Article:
The retaining passage is suitably channel like or tubular in configuration and in one form may comprise a projection of at least part tubular configuration on one elongate member adjacent said gripping jaw. More preferably however there are provided opposed projections on each elongate member adjacent their respective gripping jaws which are each arcuate or channel like in shape so that when the forceps are in the closed position a retaining passage of at least part tubular shape is formed through which a catheter or catheter support may be inserted.
A catheter tube is used for insertion into canals, vessels, passageways or body cavities so as to permit injection or withdrawal of fluids or substances or to maintain the openness of an existing passageway. In one form it may comprise a plastics tube formed from transparent material suitably having measurements or other identifying indicia marked thereon. One end may be open so as to receive a catheter support or trocar which is a sharp pointed instrument which may be used to pierce a body cavity and be withdrawn leaving the catheter in place so as to serve as a drainage outlet. The other end of the plastics tube may be provided with slots or apertures to permit fluid from the body cavity to gain access to the interior of the catheter tube.
In regard to the present invention the forceps of the invention may be utilized to blunt dissect through a muscle layer after initial excision of fat and skin and the forceps then maintained in position while the catheter may be inserted through the aforesaid retaining passage and thus gain access to the body cavity so as to permit the drainage of blood and/or air or other fluid therefrom when required.
It will also be appreciated that the opposed cutting means associated with the forceps of the invention may comprise scissor blades if desired but it is preferred that opposing gripping jaws as described above are utilized as they are more suitable for dissection through muscle tissue.
Reference may now be made to a preferred embodiment of the invention as shown in the attached drawings wherein:
FIG. 1 is a rear perspective view of a pair of forceps constructed in accordance with the present invention;
FIG. 2 is a front perspective view of the forceps shown in FIG. 1;
FIG. 3 is a perspective view of the forceps of FIG. 1 in the opened out position;
FIG. 3a is a detailed perspective view of the box joint;
FIG. 4 is a schematic view of an initial incision being made through skin and subcutaneous tissue to the fascia over the muscle covering the pleural cavity;
FIG. 5 is a schematic view palpating the intercostal space;
FIG. 6 is a schematic view showing blunt dissection of the forceps of FIG. 1 through muscle layers until the pleural cavity is entered;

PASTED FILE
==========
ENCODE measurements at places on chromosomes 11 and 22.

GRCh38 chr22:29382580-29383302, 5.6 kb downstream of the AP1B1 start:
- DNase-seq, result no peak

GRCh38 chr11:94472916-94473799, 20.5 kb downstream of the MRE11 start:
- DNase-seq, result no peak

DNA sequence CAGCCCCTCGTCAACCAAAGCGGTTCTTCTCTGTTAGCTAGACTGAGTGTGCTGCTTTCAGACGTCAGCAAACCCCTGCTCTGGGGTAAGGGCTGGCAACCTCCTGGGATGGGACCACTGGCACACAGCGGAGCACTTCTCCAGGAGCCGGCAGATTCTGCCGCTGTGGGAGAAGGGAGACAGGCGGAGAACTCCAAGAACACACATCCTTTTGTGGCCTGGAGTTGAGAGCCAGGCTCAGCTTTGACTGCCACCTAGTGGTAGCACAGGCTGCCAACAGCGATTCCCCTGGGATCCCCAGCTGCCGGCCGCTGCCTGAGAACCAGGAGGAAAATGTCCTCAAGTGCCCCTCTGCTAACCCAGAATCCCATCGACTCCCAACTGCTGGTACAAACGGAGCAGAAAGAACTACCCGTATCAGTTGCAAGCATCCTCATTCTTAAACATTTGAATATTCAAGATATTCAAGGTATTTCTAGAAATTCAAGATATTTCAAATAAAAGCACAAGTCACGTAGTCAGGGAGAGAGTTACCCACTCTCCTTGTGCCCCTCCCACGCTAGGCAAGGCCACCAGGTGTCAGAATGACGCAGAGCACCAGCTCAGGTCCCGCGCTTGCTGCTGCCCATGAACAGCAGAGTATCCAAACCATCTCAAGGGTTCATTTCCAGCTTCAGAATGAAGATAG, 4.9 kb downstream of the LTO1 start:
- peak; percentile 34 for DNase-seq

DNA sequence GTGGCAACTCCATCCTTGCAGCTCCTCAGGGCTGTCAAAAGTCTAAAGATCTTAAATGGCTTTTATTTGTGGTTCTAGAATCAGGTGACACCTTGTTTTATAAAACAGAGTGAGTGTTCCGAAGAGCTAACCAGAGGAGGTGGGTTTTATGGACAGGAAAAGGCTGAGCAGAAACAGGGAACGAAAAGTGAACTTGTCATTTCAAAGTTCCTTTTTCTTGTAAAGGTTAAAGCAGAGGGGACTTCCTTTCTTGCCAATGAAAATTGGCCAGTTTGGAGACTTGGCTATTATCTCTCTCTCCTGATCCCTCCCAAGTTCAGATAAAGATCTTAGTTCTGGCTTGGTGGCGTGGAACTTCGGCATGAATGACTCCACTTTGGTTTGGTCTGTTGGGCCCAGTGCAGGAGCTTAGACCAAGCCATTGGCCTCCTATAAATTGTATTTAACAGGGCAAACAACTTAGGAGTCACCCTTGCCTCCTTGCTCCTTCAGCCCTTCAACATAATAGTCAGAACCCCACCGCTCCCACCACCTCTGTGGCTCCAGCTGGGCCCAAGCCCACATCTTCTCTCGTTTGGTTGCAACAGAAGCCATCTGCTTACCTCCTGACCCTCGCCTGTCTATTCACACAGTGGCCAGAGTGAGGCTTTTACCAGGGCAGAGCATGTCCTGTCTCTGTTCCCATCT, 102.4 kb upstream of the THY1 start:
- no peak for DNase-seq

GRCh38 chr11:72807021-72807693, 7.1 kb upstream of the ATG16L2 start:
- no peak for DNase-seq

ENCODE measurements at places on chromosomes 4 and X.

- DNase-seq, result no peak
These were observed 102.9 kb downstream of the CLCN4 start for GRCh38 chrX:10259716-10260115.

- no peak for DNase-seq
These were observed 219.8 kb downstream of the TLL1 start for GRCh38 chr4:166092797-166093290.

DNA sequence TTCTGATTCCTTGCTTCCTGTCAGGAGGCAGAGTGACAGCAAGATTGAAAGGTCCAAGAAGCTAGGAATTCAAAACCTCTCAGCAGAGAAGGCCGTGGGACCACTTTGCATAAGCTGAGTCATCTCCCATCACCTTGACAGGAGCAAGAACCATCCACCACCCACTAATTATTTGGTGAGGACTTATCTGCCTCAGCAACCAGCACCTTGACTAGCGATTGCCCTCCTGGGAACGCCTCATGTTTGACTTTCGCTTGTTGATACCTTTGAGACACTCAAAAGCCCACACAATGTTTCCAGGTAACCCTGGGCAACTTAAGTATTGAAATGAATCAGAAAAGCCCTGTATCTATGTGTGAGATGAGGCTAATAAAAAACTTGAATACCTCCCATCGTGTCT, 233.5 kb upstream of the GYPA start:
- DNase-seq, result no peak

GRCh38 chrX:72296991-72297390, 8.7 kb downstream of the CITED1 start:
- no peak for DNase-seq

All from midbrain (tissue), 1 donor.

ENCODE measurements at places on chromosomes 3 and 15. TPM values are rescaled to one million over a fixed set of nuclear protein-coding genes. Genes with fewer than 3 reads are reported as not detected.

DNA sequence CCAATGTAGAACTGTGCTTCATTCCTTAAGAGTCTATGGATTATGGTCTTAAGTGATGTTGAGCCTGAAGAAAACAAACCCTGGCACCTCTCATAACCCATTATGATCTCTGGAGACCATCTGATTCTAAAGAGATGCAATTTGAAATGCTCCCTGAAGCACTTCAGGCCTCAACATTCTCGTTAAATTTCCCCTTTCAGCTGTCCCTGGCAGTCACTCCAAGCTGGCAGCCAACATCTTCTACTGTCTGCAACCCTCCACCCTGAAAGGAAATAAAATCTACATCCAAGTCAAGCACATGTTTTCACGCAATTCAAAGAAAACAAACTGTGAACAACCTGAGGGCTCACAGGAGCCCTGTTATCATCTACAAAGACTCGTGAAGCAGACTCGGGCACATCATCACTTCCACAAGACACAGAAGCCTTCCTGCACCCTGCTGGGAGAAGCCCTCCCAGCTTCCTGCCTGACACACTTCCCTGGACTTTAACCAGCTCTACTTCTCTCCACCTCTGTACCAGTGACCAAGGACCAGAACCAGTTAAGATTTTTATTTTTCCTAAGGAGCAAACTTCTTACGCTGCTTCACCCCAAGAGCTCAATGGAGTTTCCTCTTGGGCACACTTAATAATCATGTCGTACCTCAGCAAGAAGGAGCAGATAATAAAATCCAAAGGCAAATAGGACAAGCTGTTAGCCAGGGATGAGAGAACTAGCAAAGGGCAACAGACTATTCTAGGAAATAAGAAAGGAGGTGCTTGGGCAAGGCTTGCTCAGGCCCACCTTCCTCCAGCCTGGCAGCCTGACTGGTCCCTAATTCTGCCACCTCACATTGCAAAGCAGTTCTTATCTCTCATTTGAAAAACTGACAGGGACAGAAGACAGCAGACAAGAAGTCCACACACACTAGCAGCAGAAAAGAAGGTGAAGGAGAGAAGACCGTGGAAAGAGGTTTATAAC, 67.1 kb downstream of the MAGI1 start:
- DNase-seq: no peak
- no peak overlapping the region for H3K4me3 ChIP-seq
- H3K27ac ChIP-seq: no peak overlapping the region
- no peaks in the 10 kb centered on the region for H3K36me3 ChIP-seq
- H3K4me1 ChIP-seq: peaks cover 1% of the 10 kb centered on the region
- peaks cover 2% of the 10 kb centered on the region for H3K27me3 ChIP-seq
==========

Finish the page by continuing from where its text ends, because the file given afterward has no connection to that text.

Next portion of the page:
FIG. 7 is a schematic view of the forceps of FIG. 1 used for supporting the insertion of a catheter through into the pleural cavity; and
FIG. 8 is a schematic view showing the next step in the surgical technique of the invention wherein the forceps are removed and the catheter is connected to an underwater drain.
The forceps 10 as shown in FIGS. 1-3 comprise a pair of elongate members 11 and 12 each having a finger loop 13 at one end thereof in the same manner as a pair of conventional scissors. There is also shown pivotal attachment means 14 between each member 11 and 12 in the form of a box joint wherein one member 11 is provided with a generally flattened web 15 having opposed recesses 16 each having peripheral edges 17 and the other member 12 is provided with opposed planar parts 18 having a slot 19 interposed therebetween. In the closed position each planar part 18 is received within recess 16 and bears against edges 17. In this embodiment edges 17A of planar portions 18 bear against edges 17 of recesses 16.
There is also shown gripping jaws 20 having gripping ribs or corrugations 21. There is also provided upstanding projections 22 adjacent jaws 20 which are arcuate as shown so that when the forceps 10 are in the closed position a retaining passage 24 may be formed for a catheter 23. There is also shown pivot pin 23A.
Each member 11 and 12 is preferably offset at 25 so as to provide access for catheter 23 in the surgical procedure shown in FIGS. 4-8.
In FIG. 4 the first stage of a surgical operation using the forceps of the invention is shown where a scalpel 23A is used to make an initial incision through skin 27 and fat or subcutaneous tissue 28 to fascia 29A overlying muscle layer 26. In FIG. 5 the intercostal space 26A is then palpated by finger 27A.
In FIG. 6 the forceps 10 are used to blunt dissect through muscle layer 26 after the initial incision is made through skin 27 and tissue 28 as shown in FIG. 4. After a cut is made through the pleura 29 the pleural cavity 30 is then exposed as well as lungs 31.
In FIG. 7 the forceps 10 are then opened slightly and an intercostal catheter 23 inserted through retaining passage 24. Catheter 23 has apertures 25A in its inner end so as to provide access from the pleural cavity 30. The forceps are then removed and the catheter connected to an underwater drain (not shown) shown by the arrow in FIG. 8.
It will also be appreciated that the forceps of the invention may be used for exposing the peritoneal cavity after blunt dissecting through the abdominal wall muscles in a similar manner as shown in FIGS. 4-8.
The projections 22 may be provided with a slot 32 as shown in FIG. 2 or may have the slot 32 omitted as shown by dotted line 33.
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|U.S. Classification||606/190, 606/108, 128/207.29, 606/207|
|International Classification||A61B17/34, A61B17/28|
|Cooperative Classification||A61B17/282, A61B17/2812, A61B17/3415|
|European Classification||A61B17/28D, A61B17/28D4, A61B17/34E|
|Feb 28, 1990||FPAY||Fee payment|
Year of fee payment: 4
|Feb 24, 1994||FPAY||Fee payment|
Year of fee payment: 8
|Feb 23, 1998||FPAY||Fee payment|
Year of fee payment: 12